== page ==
* It is only at A that p becomes infinite.

## Mr Thomas, The calculation of atomic fields

545

correspond to the replacement of x by x + c, which does not affect 2"1, so that if the equation is integrated numerically, starting from an initial position with w and p near A and any value of x, all the required solutions can be deduced.

Pig. i

## For the initial values put

w = 144 (u + 1)~4, V-J-, ax

## in 2*1, obtaining dv o' = \(M+au 1 ),

+ M8 (a {- 7V - 7X,} + 2a2\) - 3a*\*u* J {35 V73 - 292 + a (134 - 14 V73)} + cm" {7 (4 V73 - 34) + a (61 - 7 V73)} - 3a 2 \ J u 4 .

546 For

## Mr Thomas, The calculation of atomic fields X = - 1 (V73 - 7) = - -77200 and u > 0.

G < 0 for a = - (35 V73 - 292)/(134 - 14 V73) = - 0027900, G > 0 for a = 0, from which it can be shown that for u > 0 - -772OO< ^ < - -77200(M-0027900M") w/=144.10 y , ...(31).

For the actual numerical integration it is convenient to put x = X\oge10, so that 2'1 becomes

-25-(3-5-g)} ...(3-2),
while ^ = ^144.10r-4<*+c) (3-31),

(3-33),

where c is to be determined from the atomic number. Z is the effective nuclear charge. If and Starting with 7=-l, w = 1 0 i - 1 =-77828, > 13489 (from 31). 1-3515 > ^

numerical integration was carried out by steps of '1 to X = 3 by the aid of the formulae dy\ (I dxj
n+1

+ ""

## * See Whittaker and Bobinson, The Calcului of Observations, p. 866.

Mr Thomas, The calculation of atomic For X = 3 it appears that 35 - ^ so equation 3"32 gives = 508, log10144 + F = 74385

fields

547

Z = ^.. 1-008.
i.e.

c =-7

since here closely enough Z = iV the atomic number. e.g. for N = 55 (caesium), c=1810. 4. Numerical results. The following table gives the values of 35 -Ty and logi0144 + Y found by numerical integration and the corresponding values of p, Z, yfr for caesium. The former may be in error by about 10 in the last decimal place. For pQ < "006, the field is sensibly a Coulomb field. For p0 > l - 5, the approximate formula 2%21 is an accurate enough solution of the differential equation, but this equation is not an accurate representation of the facts. For the element of atomic number N the corresponding values are given by /55\*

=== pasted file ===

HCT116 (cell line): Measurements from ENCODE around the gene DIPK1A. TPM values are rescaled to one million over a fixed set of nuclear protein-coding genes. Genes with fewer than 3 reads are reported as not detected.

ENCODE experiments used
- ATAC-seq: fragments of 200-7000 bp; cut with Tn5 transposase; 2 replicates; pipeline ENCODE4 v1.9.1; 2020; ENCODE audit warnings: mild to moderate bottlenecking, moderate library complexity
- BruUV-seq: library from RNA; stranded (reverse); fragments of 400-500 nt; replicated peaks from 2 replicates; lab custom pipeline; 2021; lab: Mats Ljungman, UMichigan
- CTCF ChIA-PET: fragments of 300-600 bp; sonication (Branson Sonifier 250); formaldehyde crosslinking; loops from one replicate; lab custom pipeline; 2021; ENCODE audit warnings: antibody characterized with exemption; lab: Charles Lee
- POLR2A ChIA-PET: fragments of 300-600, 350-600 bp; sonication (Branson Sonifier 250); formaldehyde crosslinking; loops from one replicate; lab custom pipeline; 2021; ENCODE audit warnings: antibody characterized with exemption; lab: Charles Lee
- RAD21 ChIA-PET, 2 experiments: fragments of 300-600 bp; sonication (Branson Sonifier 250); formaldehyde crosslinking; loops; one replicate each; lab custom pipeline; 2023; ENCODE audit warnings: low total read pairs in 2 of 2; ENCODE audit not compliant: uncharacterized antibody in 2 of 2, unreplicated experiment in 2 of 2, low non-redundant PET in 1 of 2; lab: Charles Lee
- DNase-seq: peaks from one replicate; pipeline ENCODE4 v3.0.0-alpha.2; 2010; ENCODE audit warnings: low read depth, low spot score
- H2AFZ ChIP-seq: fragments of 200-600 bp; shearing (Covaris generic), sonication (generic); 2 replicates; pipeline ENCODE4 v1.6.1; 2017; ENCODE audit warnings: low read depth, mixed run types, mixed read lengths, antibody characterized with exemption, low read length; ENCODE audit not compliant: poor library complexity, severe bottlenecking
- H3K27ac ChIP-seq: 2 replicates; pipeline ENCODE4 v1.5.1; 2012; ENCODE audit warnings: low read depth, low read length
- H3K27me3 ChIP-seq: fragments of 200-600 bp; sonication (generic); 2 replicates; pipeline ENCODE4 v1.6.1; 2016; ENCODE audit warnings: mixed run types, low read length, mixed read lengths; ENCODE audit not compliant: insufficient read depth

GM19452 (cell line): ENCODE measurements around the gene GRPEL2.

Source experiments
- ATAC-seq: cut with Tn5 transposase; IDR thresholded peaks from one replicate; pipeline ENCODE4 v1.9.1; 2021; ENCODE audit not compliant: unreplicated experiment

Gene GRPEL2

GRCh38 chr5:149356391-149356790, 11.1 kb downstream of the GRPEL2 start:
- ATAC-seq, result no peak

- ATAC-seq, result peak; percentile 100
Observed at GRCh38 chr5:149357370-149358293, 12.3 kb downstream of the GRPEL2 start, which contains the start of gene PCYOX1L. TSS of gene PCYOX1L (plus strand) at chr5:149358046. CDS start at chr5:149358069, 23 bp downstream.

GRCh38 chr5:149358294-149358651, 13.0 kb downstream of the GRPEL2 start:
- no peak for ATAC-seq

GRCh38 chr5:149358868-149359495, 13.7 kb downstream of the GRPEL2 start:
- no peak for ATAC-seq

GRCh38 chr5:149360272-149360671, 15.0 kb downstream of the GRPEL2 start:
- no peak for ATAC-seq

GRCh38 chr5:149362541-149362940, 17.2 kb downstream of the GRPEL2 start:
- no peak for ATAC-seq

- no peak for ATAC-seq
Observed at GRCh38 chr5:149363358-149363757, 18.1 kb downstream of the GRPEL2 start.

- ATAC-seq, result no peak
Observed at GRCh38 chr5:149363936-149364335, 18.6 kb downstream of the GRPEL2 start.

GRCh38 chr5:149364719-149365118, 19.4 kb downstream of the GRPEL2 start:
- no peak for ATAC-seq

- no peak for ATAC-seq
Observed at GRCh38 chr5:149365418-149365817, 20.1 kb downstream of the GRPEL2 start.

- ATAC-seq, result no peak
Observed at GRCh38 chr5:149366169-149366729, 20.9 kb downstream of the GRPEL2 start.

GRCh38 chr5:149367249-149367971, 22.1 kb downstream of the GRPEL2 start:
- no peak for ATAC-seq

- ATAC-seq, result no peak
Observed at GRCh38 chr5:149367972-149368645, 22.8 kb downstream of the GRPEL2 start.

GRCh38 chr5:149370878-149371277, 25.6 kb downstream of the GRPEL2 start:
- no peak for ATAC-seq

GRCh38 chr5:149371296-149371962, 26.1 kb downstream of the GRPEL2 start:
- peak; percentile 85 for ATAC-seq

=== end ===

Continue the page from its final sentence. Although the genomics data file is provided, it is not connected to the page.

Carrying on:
[)
\55/ The values Zx are (unpublished) values calculated by Mr Hartree for caesium from the observed levels and which he has very kindly allowed me to include for comparison. In conclusion, I wish to thank Professor Bohr and Professor Kramers for their encouragement when I was carrying out the numerical integration last March.

548

## Mr Thomast The calculation of atomic fields

-X

-
dX 2150 2-015 1-880 1-746 1-615 1-489 1-371 1-261 1160 1-069 987 914 851 795 747 706 671 642 614 595 577 564 552
542 534

lo g l 0 144+r

Po

Zi

0 1 2 3 4 5 6

L-1584 1-0167 8614 6927 5105 3156 1086 1-8901 1-6611 1-4225 T-1752 2-9202 2-6584 2-3906 21176 3-8402 35590 3-2746 4-9875 4-6979 4-4064 4-1134 58191 5-5238 5-2276 6-9306 6-6330 63349 6-0364 7-7376 7-4385

1-517 1-205 9572 7603 6040 4800 3811 3027 2404 1910 1517 1205 09572 07603 06040 04800 03811 03027 02404 01910 01517 01205 009572 007603 006040 004800 003811 003027 002404 001910 001517

76
10-4 13-7 175 21-6 25-8 301 342 38-0 41-3 442 47-7 48-7 50-3 51-5 52-5 53-2 53-8 54-0 54-4 54-6 54-8 54-9 54-9 550 55-0 55-0 55-0 55-0 550 55-0

## 1-887 3-412 6-008 10-23

9-9

1690 27-10 42-26 6418 9515 138-0 1961 2739 376-4 510-4 683-8 906-8 1198 1556 2018 2601 3340 4273 5450 6936 8809 11170 14140 17870 22580 28570 35960

12-5 16-0 19-7 24-3 29-0 33-4 36-6 39-5 42-2 44-7 46-6 47-8 48-4 49-3 50-6 51-6 52-4 53-4 53-9 54-1 54-4 54-6 54-7 54-8

7
8

9
10 11 1-2 1-3 1-4 1-5 1-6 1-7 1-8 1-9 2-0 21 2-2 2-3 2-4 2-5 2-6 2-7 2-8 2-9 30

513

510 508